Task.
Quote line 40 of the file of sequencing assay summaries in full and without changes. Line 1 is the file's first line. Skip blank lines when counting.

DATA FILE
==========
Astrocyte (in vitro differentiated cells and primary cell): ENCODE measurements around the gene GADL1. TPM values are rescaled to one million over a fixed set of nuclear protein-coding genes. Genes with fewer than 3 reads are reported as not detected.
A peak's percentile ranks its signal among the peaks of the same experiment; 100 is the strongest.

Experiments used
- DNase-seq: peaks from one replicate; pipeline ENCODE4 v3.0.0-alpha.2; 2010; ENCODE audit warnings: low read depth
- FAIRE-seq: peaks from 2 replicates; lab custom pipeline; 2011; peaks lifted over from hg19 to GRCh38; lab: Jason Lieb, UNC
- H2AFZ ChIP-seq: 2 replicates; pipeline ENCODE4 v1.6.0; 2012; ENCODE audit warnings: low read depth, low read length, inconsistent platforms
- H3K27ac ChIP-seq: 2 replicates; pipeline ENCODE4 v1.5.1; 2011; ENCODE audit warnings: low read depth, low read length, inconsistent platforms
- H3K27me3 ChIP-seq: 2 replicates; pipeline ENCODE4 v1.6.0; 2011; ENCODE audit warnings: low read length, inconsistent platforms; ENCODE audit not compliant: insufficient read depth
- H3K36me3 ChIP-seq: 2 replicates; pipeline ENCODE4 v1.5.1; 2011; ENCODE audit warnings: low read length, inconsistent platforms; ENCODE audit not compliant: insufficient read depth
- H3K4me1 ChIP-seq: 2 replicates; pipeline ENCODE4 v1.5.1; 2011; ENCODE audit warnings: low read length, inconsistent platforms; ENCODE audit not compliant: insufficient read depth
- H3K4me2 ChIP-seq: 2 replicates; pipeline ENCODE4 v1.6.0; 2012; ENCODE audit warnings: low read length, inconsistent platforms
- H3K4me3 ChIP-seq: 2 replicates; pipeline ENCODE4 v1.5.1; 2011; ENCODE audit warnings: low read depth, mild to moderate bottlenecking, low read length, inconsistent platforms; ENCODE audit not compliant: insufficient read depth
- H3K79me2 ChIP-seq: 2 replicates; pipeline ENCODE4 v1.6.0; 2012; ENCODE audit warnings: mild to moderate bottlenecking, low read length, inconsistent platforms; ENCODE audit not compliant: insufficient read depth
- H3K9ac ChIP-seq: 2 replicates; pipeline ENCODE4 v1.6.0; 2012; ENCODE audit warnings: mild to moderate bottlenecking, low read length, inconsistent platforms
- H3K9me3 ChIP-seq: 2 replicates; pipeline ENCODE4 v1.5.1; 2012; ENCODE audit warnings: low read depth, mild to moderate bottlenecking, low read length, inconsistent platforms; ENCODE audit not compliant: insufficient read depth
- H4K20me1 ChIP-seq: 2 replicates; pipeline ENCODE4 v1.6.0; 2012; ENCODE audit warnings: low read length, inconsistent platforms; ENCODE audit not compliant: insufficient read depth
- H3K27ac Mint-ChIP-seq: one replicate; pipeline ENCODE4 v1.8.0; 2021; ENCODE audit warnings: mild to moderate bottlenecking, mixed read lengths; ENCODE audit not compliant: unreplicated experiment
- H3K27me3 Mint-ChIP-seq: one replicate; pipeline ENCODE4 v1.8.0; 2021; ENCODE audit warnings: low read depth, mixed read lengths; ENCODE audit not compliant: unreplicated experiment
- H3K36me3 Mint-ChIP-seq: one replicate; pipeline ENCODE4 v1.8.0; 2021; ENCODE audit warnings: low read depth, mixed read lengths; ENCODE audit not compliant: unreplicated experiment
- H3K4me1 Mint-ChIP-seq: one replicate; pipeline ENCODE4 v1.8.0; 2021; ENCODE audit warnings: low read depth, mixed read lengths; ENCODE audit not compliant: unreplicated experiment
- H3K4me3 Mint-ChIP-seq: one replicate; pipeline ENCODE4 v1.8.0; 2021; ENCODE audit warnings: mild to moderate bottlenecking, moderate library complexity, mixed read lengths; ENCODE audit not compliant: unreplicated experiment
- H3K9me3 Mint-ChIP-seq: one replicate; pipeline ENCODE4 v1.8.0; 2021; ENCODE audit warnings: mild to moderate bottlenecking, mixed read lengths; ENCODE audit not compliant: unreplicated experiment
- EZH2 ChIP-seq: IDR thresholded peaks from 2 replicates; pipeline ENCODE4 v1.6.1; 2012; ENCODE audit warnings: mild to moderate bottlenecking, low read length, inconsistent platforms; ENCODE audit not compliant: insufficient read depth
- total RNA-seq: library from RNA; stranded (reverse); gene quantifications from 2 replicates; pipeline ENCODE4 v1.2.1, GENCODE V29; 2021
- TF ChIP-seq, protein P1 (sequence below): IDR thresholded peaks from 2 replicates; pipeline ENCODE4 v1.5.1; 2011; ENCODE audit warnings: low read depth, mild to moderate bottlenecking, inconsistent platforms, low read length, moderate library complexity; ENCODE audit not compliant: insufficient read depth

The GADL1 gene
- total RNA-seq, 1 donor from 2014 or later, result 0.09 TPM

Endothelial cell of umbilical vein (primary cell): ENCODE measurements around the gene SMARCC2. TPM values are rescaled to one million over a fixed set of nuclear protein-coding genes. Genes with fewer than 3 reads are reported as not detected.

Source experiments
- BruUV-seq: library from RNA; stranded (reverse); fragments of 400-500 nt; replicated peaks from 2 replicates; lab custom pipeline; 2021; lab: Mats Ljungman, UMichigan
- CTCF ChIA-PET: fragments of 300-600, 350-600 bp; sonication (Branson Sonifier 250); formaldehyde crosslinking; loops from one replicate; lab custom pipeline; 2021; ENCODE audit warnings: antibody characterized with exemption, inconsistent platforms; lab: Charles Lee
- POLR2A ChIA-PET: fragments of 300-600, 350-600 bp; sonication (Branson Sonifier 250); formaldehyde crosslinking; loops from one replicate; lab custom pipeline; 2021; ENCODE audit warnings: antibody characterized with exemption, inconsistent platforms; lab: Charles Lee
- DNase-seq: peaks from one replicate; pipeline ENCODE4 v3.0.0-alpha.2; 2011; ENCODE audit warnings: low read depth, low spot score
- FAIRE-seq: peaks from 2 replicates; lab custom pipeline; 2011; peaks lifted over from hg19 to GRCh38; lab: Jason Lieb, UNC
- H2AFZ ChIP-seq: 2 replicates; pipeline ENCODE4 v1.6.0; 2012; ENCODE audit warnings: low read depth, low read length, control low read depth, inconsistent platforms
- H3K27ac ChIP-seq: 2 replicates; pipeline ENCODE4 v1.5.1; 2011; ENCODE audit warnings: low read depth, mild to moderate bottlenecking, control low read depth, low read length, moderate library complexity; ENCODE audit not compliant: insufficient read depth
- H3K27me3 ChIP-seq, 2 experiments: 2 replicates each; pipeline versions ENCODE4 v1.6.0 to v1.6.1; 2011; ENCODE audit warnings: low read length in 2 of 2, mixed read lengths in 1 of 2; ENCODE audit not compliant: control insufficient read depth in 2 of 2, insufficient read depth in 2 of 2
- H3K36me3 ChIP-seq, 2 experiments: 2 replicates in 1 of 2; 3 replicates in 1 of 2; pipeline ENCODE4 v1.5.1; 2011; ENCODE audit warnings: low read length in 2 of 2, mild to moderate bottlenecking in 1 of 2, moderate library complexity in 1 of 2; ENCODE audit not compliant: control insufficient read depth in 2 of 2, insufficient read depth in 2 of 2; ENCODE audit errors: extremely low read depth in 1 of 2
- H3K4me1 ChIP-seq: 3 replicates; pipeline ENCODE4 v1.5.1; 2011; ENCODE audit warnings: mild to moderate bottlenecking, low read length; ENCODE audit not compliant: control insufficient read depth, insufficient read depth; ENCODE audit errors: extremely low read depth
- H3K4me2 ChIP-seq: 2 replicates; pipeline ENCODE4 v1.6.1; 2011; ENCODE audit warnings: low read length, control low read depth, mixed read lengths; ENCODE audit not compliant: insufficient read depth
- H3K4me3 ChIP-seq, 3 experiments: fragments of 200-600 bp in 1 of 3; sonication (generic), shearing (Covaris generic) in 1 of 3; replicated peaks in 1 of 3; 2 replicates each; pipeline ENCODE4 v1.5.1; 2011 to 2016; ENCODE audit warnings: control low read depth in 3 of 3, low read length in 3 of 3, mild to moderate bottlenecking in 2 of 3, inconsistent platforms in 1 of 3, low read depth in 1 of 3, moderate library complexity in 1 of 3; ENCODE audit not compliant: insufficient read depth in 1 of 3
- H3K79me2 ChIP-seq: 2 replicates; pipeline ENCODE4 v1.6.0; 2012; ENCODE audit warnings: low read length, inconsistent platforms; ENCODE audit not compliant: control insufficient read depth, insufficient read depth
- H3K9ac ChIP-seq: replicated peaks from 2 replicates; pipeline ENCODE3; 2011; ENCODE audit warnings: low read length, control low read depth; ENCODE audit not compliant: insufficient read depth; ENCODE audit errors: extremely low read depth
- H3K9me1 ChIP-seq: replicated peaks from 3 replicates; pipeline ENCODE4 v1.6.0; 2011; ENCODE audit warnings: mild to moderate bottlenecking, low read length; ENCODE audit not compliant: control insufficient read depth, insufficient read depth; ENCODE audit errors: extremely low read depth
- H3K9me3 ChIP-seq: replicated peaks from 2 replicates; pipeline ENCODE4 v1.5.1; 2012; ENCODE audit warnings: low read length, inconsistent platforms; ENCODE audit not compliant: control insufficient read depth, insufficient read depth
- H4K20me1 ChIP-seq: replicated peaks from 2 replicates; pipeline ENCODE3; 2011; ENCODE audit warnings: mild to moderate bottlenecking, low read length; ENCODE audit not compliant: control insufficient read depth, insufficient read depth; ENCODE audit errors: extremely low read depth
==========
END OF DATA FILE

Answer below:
- H3K4me2 ChIP-seq: 2 replicates; pipeline ENCODE4 v1.6.1; 2011; ENCODE audit warnings: low read length, control low read depth, mixed read lengths; ENCODE audit not compliant: insufficient read depth